Book # 614
Out of Africa is a memoir of the author’s 17 years living on and running a coffee plantation in Kenya from 1914 to 1931. She describes animals, plants and scenery, the “Natives” who work for her, and various events that happen while she’s there. Highlights include all-night dances the locals host, shooting lions, flying over the land with pilot friends, and trying to protect the crops from grasshoppers and droughts.
As far as the author’s language and writing style, this is a beautiful book that does an excellent job of painting a picture of a coffee plantation in Africa in the early 20th century. The author has a keen eye for detail, a knack for description, and an obviously very deep love for her subject. All this is why we still read this book 85+ years after its publication. And it’s worth a read!
However, it IS written by a white person who went to Africa in the early 20th century as a colonist. In order to keep her farm running, she employs the local “Natives” who are allowed to remain living near the farm so long as they work (without pay) for the author 180 days out of the year. This is just one element of the colonist’s mentality that pervades the book. It very much dampened my enthusiasm.
For the era, it may be that the author had a pretty liberal attitude towards the African people. She is, after all, a kind and benevolent employer; she helps those who work for her with food and medical attention, and has an attitude that ranges from wary tolerance to authentic appreciation when it comes to their culture. She also professes to like them:
“As for me, from my first weeks in Africa, I had felt a great affection for the Natives. It was a strong feeling that embraced all ages and both sexes. The discovery of the dark races was to me a magnificent enlargement of all my world.”
But from where I sit here in the early 21st century, her writing about the people of Kenya is cringe-worthy over and over again. I got a real sense that she subscribed to the “noble savage” mentality. Additionally, she constantly compares the “Natives” to animals, and I mean CONSTANTLY. To be fair, she also occasionally compares a white person to an animal, but with the Natives, it’s disturbingly incessant. Here’s a quotation that sort of encompasses both of these aspects of her attitude toward Africans:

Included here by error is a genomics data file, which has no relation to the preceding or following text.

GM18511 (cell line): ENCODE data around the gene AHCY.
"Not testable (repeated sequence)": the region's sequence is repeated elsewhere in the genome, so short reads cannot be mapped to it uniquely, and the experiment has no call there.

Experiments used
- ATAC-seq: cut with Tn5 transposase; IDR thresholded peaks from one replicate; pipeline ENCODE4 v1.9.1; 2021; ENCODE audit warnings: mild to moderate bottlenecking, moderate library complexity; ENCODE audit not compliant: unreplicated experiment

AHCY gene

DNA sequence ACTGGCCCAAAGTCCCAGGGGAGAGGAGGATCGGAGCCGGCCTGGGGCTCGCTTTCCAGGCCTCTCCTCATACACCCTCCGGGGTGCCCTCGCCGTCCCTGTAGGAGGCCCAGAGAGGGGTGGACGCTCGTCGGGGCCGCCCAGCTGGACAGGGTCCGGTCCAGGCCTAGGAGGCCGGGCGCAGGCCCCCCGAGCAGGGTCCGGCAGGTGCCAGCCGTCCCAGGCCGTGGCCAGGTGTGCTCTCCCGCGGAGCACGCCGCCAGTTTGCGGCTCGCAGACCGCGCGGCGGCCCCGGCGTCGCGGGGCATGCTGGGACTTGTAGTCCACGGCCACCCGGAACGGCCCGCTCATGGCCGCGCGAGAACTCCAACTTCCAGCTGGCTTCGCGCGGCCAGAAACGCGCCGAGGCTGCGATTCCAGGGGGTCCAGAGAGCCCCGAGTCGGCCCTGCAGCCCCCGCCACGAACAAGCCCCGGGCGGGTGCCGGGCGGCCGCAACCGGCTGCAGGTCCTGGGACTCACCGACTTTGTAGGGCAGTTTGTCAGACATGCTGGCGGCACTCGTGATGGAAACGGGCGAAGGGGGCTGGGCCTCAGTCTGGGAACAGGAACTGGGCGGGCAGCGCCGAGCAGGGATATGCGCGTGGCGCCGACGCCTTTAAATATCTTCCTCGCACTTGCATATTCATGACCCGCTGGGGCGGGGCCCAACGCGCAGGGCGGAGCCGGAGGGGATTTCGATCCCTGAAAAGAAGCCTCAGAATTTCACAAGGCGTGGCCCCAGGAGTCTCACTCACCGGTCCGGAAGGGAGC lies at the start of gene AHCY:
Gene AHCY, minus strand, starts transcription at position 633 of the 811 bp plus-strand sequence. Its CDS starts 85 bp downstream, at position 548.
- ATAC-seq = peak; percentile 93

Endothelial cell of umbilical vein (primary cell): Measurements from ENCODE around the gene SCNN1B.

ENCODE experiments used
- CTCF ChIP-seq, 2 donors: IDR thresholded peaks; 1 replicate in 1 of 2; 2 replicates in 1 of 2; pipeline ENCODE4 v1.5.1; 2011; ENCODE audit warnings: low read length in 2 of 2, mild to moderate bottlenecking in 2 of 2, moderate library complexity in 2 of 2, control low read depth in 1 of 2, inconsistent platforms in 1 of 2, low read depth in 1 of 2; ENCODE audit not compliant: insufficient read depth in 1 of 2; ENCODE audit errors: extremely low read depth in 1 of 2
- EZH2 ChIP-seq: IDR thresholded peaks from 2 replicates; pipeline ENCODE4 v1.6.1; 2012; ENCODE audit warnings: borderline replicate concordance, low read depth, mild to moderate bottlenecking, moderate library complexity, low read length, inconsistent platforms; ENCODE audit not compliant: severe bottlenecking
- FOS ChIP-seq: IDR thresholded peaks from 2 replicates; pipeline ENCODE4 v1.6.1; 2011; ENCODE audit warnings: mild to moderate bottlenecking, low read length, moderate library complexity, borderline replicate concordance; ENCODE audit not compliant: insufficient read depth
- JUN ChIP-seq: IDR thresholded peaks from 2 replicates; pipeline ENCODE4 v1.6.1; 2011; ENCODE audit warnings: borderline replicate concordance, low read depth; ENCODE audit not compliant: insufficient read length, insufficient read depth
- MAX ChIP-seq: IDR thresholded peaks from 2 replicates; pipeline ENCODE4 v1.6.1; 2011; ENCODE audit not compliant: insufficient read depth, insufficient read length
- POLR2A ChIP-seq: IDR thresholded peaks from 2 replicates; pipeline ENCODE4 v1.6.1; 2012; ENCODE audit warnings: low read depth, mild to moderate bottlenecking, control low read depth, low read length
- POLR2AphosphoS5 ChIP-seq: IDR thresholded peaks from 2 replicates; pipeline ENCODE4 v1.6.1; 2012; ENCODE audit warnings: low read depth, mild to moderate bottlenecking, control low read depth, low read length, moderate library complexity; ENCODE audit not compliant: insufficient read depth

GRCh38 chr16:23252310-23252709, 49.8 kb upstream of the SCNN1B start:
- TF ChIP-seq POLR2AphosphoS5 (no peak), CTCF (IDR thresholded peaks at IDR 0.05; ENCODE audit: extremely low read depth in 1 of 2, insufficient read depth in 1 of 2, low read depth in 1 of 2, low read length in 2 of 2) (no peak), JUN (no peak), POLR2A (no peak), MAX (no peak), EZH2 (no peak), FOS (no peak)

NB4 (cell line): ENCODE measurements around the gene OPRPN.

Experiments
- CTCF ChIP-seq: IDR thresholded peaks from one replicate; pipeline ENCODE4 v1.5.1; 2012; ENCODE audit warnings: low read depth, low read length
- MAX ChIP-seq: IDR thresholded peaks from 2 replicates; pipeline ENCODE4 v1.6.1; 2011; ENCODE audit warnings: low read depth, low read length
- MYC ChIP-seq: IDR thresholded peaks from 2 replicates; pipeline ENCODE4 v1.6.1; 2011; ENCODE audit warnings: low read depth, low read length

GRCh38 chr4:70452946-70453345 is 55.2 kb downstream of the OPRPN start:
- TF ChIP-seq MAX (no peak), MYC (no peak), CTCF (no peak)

“Sometimes on a Safari, or on the farm, in a moment of extreme tension, I have met the eyes of my Native companions, and have felt that we were at a great distance from one another, and that they were wondering at my apprehension of our risk. It made me reflect that perhaps they were, in life itself, within their own element, such as we can never be, like fishes in deep water which for the life of them cannot understand our fear of drowning. This assurance, this art of swimming, they had, I thought, because they had preserved a knowledge that was lost to us by our first parents; Africa, amongst the continents, will teach it to you.”
The author is at her best when she’s describing the beauty of the land or a deeply personal experience and the feelings that these things give her. For example, on the glorious activity of flying in a plane above her plantation she writes:
“It is a sad hardship and slavery to people who live in towns, that in all their movements they know of one dimension only; they walk along the line as if they were led on a string. The transition from the line to the plane into the two dimensions, when you wander across a field or through a wood, is a splendid liberation… but in the air you are taken into the full freedom of the three dimensions; after long ages of exile and dreams the homesick heart throws itself into the arms of space.”
The beauty and euphoria of passages like this one make Out of Africa worth a quick read. If you do dive in, be prepared to endure much that is written with the narrow vision of a white colonist.